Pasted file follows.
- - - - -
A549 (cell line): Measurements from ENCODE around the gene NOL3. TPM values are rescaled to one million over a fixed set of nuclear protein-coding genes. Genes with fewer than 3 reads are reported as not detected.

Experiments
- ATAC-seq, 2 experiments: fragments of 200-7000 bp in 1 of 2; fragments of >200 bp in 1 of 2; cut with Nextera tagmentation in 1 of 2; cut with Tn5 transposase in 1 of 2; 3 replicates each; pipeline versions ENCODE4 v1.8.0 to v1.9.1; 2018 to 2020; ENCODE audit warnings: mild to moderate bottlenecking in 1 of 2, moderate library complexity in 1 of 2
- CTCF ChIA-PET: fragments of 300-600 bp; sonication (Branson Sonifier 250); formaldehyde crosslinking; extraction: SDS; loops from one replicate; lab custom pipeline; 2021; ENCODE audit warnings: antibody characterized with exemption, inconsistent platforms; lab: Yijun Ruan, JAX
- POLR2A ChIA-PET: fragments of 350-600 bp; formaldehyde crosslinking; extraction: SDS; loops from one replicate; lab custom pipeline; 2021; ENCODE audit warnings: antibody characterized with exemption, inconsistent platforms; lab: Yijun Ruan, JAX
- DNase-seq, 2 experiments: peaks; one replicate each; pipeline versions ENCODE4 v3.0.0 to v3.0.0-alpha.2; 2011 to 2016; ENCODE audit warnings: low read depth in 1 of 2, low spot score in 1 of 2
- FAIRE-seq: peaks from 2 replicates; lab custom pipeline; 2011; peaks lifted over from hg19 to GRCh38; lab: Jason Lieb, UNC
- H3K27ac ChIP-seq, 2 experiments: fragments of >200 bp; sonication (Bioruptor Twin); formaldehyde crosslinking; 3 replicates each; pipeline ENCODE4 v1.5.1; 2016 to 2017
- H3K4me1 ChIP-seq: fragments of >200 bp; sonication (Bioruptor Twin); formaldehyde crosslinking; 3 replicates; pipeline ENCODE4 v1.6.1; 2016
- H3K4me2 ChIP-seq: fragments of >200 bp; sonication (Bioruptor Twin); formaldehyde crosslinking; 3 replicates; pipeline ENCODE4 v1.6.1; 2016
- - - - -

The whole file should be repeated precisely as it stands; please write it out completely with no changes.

A549 (cell line): Measurements from ENCODE around the gene NOL3. TPM values are rescaled to one million over a fixed set of nuclear protein-coding genes. Genes with fewer than 3 reads are reported as not detected.

Experiments
- ATAC-seq, 2 experiments: fragments of 200-7000 bp in 1 of 2; fragments of >200 bp in 1 of 2; cut with Nextera tagmentation in 1 of 2; cut with Tn5 transposase in 1 of 2; 3 replicates each; pipeline versions ENCODE4 v1.8.0 to v1.9.1; 2018 to 2020; ENCODE audit warnings: mild to moderate bottlenecking in 1 of 2, moderate library complexity in 1 of 2
- CTCF ChIA-PET: fragments of 300-600 bp; sonication (Branson Sonifier 250); formaldehyde crosslinking; extraction: SDS; loops from one replicate; lab custom pipeline; 2021; ENCODE audit warnings: antibody characterized with exemption, inconsistent platforms; lab: Yijun Ruan, JAX
- POLR2A ChIA-PET: fragments of 350-600 bp; formaldehyde crosslinking; extraction: SDS; loops from one replicate; lab custom pipeline; 2021; ENCODE audit warnings: antibody characterized with exemption, inconsistent platforms; lab: Yijun Ruan, JAX
- DNase-seq, 2 experiments: peaks; one replicate each; pipeline versions ENCODE4 v3.0.0 to v3.0.0-alpha.2; 2011 to 2016; ENCODE audit warnings: low read depth in 1 of 2, low spot score in 1 of 2
- FAIRE-seq: peaks from 2 replicates; lab custom pipeline; 2011; peaks lifted over from hg19 to GRCh38; lab: Jason Lieb, UNC
- H3K27ac ChIP-seq, 2 experiments: fragments of >200 bp; sonication (Bioruptor Twin); formaldehyde crosslinking; 3 replicates each; pipeline ENCODE4 v1.5.1; 2016 to 2017
- H3K4me1 ChIP-seq: fragments of >200 bp; sonication (Bioruptor Twin); formaldehyde crosslinking; 3 replicates; pipeline ENCODE4 v1.6.1; 2016
- H3K4me2 ChIP-seq: fragments of >200 bp; sonication (Bioruptor Twin); formaldehyde crosslinking; 3 replicates; pipeline ENCODE4 v1.6.1; 2016